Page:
I know not how it may be with others, but in Britain it is still rather enjoyable to donate a pint of blood. I have been doing this, on and off, since the days when everything in Britain, from TV to life in general, was still in black-and-white. We were an odd combination of declining imperial power, industrialized hell-hole, and socialist welfare state, which made a surprising number of people content all at the same time. I recall, back in the early 1970s, a lot of self-disciplined formality, emphasized by starched aprons and even-more-starched nurses’ caps, iron beds inherited from the wartime army, tightly made up with white sheets and gray blankets, and thick cups of tea in the recovery room afterwards. It would never have done to have winced as the needle went in. Stoical blood donation had become such a national institution that the irreplaceable comedian, Tony Hancock, master of melancholy, filmed a TV sketch about it which is still funny. Best of all was the moment when (having thought that the initial small sample was the donation) he realizes for the first time just how much of his vital fluid they want. “But that’s a whole armful!” he cries out in horror.
Nowadays it is all pastel overalls, matey multiculturalism, smiles, and relaxation. At one recent session the room was hung with miniature vampire bats and decorated with Dracula cartoons. The only constant is the free issue of custard cream cookies, which we call biscuits, along with the tea, which is now less brown than it was, and is served in paper cups rather than china. Custard creams are a curious British pleasure, which I never indulge at any other time, so I associate them rather oddly with blood. How much longer will I be able to get them? In general, the British biscuit habit has gone the way of the old British teatime, wiped from our lives by the conscription of young mothers into the paid workforce and the resulting emptying of British homes between breakfast and dinner. The vast biscuit factories, which once used to sprawl for what seemed like miles along the railway line at Reading, on the main Western route out of London, have vanished, along with the Empire whose custard cream needs they once supplied in large ornate tins built to survive long colonial sea voyages. And not just custard creams but digestives, arrowroot, rich tea, bourbon creams, a whole world of obsolete pleasure. Limited supplies are still made somewhere or other, but they are fading from our lives.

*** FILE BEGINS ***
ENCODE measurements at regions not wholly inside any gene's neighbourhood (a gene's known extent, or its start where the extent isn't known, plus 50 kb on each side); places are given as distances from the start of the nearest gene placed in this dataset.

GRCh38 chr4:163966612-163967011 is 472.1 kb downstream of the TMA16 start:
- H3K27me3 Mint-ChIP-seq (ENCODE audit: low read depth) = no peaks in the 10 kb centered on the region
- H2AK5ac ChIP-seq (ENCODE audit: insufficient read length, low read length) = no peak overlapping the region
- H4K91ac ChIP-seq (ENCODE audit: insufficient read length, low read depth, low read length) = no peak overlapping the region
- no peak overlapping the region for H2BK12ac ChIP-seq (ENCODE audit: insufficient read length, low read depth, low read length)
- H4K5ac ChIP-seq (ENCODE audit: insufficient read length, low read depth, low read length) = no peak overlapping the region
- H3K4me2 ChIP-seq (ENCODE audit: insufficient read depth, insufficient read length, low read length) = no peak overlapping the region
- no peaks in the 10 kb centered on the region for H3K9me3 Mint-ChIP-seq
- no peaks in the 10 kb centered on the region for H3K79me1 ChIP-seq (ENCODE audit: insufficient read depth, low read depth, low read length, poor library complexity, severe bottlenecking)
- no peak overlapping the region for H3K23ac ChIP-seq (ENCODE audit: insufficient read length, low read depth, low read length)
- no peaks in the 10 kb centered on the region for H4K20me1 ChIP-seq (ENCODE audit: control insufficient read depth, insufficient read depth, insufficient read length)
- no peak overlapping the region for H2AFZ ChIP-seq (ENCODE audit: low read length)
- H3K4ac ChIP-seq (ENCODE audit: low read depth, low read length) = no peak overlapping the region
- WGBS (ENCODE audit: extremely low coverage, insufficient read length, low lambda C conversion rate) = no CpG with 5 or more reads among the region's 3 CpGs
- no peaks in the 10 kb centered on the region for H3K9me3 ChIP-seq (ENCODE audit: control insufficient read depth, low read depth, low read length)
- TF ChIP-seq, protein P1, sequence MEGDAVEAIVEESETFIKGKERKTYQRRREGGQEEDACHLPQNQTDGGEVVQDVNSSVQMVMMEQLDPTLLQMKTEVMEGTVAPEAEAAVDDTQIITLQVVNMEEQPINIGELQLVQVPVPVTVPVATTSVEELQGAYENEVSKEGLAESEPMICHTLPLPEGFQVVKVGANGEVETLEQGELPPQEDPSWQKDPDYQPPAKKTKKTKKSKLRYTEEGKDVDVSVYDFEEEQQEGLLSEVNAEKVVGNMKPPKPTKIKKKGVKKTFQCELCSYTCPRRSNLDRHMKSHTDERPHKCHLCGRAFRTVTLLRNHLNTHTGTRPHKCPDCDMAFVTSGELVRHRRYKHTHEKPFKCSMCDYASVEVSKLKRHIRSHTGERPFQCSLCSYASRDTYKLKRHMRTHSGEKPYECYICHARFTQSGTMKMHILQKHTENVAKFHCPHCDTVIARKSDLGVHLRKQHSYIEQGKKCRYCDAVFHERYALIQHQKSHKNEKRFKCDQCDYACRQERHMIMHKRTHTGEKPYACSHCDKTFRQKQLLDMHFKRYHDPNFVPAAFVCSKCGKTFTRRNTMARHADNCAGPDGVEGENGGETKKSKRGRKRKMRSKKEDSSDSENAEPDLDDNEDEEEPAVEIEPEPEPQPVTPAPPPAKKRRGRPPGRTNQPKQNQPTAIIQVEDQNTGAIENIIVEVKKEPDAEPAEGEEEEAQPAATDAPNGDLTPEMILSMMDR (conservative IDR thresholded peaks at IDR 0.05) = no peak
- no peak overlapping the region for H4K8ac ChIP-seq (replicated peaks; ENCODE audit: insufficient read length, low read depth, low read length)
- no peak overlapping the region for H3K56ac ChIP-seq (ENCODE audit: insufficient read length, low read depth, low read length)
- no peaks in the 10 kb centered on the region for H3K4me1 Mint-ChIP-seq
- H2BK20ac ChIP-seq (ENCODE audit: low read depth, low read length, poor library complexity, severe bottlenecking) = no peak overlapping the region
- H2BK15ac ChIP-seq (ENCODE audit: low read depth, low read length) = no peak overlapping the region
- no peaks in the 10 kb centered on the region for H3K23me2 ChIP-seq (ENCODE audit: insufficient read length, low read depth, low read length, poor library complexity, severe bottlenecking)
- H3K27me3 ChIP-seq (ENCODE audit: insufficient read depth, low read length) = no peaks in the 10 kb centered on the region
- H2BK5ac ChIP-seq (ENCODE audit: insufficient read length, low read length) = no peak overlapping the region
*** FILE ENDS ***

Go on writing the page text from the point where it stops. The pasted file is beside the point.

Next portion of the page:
I suspect I must by now have had about three gallons of gore drained from my left arm, and been repaid with about three whole packets of custard creams. And if I had been more organized it would have been a great deal more of both. I regret the missed appointments, and am strangely peeved that the old paper records of my early giving have disappeared, as have so many other archives of the pre-computer era.
Back when I began, it was considered much more serious than now, and I recall being handed a two weeks’ supply of iron pills as I left, with strict instructions to take them daily for several weeks, but only after a large fried breakfast. This accidentally transformed my life at college, as the only way of having such a breakfast was to get up early, so I did. I have never been able to break the habit since, though the iron pills were long ago withdrawn, and like so many abandoned medical certainties, sent off down the memory hole. I still remember the day when I asked for some and was met with looks of puzzlement and horror. “Iron pills?” said the nurse, as if I had asked for some heroin. “What a terrible idea! Whatever can you be thinking of?” I also seem to remember that pints of Guinness were once recommended, but I could not afford those in my college days and nobody would dare suggest such a thing now.